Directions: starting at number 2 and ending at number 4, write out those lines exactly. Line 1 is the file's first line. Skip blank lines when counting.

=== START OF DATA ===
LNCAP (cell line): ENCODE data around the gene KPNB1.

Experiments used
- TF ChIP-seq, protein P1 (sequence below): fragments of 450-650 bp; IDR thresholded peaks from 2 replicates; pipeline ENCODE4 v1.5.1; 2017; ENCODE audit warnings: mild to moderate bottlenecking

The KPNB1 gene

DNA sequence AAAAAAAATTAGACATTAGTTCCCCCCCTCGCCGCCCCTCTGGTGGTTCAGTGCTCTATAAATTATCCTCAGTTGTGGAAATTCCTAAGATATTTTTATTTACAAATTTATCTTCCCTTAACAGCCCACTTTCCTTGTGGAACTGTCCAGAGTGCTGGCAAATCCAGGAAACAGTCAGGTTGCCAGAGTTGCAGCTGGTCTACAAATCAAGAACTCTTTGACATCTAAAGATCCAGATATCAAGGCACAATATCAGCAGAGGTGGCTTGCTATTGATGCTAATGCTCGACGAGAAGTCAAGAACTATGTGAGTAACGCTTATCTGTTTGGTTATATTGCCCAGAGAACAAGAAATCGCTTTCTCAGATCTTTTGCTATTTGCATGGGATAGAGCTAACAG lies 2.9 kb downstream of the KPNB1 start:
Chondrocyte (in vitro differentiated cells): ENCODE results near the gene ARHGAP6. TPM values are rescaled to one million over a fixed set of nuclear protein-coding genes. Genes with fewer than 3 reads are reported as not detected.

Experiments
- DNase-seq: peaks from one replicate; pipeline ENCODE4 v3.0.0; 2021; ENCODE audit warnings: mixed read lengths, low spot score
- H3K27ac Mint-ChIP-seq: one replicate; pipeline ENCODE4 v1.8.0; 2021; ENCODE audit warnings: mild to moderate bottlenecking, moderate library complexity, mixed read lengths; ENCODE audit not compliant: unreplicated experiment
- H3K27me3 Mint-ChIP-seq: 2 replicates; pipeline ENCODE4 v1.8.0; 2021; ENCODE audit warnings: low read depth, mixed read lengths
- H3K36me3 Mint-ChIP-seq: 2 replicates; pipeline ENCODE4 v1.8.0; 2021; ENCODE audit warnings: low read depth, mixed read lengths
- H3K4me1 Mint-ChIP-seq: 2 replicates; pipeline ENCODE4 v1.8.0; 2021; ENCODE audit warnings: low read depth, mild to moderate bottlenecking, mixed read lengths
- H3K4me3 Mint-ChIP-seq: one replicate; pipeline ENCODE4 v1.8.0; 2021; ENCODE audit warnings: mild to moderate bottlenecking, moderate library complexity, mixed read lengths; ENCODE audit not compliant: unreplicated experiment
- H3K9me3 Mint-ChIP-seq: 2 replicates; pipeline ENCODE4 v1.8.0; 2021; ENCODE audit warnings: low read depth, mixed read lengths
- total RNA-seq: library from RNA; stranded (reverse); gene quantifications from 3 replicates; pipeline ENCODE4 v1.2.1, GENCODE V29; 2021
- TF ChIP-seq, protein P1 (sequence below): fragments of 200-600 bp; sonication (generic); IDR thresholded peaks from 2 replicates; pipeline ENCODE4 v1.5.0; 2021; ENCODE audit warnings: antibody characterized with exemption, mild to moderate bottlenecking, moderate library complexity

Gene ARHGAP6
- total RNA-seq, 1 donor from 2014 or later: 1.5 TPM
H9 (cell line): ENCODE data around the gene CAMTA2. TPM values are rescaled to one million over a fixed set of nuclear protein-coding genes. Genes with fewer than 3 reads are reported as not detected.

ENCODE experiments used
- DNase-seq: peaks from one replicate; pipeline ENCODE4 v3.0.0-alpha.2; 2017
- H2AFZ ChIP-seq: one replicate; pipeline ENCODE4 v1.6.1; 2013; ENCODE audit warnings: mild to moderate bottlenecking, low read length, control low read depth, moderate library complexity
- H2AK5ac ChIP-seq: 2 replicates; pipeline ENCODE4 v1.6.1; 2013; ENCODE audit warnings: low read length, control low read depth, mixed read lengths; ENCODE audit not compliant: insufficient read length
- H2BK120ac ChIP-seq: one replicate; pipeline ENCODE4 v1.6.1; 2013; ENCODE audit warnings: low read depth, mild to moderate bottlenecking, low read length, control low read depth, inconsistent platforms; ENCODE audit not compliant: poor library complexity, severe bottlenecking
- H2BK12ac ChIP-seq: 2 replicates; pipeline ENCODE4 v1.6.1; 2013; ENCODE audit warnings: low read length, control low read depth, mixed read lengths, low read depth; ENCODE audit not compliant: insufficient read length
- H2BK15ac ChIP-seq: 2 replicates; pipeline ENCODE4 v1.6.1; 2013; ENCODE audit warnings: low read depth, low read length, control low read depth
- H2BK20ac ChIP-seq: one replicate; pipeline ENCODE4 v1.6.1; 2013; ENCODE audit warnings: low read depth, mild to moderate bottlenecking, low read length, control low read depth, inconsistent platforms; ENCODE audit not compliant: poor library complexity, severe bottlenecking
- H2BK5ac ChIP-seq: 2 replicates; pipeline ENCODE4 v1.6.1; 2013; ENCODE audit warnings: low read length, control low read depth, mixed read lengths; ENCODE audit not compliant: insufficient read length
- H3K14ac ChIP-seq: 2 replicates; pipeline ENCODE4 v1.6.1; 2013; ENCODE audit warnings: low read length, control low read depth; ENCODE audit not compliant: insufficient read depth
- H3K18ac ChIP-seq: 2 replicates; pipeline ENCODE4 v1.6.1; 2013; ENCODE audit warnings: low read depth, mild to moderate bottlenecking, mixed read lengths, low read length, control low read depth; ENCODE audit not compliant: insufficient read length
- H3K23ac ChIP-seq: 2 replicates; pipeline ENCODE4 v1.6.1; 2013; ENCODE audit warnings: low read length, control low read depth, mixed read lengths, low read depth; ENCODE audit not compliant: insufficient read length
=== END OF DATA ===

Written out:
Experiments used
- TF ChIP-seq, protein P1 (sequence below): fragments of 450-650 bp; IDR thresholded peaks from 2 replicates; pipeline ENCODE4 v1.5.1; 2017; ENCODE audit warnings: mild to moderate bottlenecking

The KPNB1 gene